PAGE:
We present an analysis of the seasonal, subseasonal, and diurnal variability of rainfall from COAPS Land- Atmosphere Regional Reanalysis for the Southeast at 10-km resolution (CLARReS10). Most of our assessment focuses on the representation of summertime subseasonal and diurnal variability.Summer precipitation in the Southeast United States is a particularly challenging modeling problem because of the variety of regional-scale phenomena, such as sea breeze, thunderstorms and squall lines, which are not adequately resolved in coarse atmospheric reanalyses but contribute significantly to the hydrological budget over the region. We find that the dynamically downscaled reanalyses are in good agreement with station and gridded observations in terms of both the relative seasonal distribution and the diurnal structure of precipitation, although total precipitation amounts tend to be systematically overestimated. The diurnal cycle of summer precipitation in the downscaled reanalyses is in very good agreement with station observations and a clear improvement both over their "parent" reanalyses and over newer-generation reanalyses. The seasonal cycle of precipitation is particularly well simulated in the Florida; this we attribute to the ability of the regional model to provide a more accurate representation of the spatial and temporal structure of finer-scale phenomena such as fronts and sea breezes. Over the northern portion of the domain summer precipitation in the downscaled reanalyses remains, as in the "parent" reanalyses, overestimated. Given the degree of success that dynamical downscaling of reanalyses demonstrates in the simulation of the characteristics of regional precipitation, its favorable comparison to conventional newer-generation reanalyses and its cost-effectiveness, we conclude that for the Southeast United states such downscaling is a viable proxy for high-resolution conventional reanalysis.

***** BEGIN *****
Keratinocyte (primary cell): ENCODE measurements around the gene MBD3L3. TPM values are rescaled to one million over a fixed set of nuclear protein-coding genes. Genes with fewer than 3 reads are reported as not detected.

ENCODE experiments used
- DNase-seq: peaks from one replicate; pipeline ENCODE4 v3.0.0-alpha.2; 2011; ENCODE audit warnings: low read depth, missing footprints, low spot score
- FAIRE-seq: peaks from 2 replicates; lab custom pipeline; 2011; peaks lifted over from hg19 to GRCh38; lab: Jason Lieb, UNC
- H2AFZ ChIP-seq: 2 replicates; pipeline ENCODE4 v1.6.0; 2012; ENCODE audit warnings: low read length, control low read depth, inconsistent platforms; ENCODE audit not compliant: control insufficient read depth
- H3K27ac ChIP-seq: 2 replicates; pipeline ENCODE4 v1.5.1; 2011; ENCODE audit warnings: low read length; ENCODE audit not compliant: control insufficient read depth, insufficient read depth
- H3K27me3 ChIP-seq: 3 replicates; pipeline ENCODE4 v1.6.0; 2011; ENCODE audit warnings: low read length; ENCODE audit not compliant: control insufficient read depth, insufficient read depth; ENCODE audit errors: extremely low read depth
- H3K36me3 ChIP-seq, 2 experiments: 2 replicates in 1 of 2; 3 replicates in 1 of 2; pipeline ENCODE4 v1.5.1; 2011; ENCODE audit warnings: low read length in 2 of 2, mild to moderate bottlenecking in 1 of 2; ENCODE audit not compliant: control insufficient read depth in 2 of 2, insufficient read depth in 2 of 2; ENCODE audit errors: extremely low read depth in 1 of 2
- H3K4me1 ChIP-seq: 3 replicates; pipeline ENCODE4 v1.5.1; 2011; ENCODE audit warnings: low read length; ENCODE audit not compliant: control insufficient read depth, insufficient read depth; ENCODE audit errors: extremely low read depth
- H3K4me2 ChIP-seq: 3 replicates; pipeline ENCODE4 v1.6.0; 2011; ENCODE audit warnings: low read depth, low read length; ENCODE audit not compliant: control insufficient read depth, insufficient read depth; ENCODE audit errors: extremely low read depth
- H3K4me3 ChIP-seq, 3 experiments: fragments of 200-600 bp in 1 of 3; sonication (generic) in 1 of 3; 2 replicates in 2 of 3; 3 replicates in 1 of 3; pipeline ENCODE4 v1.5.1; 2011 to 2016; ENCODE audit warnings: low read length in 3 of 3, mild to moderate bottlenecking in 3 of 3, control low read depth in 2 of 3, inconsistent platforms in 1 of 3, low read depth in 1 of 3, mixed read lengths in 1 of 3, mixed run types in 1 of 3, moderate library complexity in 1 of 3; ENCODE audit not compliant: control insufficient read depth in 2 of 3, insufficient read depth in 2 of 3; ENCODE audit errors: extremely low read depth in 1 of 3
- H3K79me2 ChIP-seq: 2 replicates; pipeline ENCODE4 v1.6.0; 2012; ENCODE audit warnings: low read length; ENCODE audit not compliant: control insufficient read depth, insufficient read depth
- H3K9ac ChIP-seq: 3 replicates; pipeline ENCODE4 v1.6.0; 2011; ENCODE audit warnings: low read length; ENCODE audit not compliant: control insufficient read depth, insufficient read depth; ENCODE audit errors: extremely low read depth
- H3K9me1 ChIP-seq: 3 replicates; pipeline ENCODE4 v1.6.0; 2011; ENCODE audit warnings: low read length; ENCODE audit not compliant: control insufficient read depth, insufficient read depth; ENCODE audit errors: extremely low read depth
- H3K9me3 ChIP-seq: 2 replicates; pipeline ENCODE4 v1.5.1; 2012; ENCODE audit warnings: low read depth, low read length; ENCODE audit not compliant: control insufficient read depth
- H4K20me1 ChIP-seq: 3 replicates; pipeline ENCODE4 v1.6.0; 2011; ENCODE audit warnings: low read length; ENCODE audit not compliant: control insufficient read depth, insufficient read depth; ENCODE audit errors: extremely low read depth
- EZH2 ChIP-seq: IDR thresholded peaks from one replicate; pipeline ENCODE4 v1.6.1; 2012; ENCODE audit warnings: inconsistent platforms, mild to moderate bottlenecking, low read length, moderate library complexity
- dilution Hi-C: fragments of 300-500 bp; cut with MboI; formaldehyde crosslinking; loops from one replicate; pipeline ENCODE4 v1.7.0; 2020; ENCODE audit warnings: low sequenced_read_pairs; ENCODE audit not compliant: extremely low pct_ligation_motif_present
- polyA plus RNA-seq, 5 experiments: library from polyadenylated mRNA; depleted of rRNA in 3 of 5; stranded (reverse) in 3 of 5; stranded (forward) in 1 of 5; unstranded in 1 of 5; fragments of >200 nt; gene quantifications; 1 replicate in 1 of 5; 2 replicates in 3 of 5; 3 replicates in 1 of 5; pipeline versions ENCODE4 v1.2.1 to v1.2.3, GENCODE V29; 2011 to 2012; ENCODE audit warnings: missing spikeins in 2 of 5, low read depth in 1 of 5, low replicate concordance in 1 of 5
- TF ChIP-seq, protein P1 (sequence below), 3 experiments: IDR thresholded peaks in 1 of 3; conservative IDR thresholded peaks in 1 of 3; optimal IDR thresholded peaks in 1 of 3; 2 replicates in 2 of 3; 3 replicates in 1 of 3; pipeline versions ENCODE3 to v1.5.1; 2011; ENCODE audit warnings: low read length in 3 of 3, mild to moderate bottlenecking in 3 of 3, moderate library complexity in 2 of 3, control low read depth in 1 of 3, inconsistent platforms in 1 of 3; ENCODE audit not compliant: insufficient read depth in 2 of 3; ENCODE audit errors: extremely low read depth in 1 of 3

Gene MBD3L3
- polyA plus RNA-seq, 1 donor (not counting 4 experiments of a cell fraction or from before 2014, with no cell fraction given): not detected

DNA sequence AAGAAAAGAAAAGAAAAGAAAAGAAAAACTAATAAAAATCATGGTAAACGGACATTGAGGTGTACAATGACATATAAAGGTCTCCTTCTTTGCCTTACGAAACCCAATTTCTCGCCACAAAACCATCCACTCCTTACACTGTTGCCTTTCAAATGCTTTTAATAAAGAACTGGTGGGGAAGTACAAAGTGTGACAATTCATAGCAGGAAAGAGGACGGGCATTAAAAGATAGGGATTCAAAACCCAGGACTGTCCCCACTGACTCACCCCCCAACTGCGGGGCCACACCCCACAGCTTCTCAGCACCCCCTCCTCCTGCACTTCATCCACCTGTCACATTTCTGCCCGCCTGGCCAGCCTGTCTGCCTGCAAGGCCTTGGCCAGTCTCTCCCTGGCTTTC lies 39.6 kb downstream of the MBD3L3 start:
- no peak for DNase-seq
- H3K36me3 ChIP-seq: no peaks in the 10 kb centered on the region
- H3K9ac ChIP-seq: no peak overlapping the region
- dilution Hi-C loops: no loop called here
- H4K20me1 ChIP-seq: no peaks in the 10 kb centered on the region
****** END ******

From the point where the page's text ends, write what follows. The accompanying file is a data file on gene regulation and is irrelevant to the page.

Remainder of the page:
Additional publication details
A proxy for high-resolution regional reanalysis for the Southeast United States: assessment of precipitation variability in dynamically downscaled reanalyses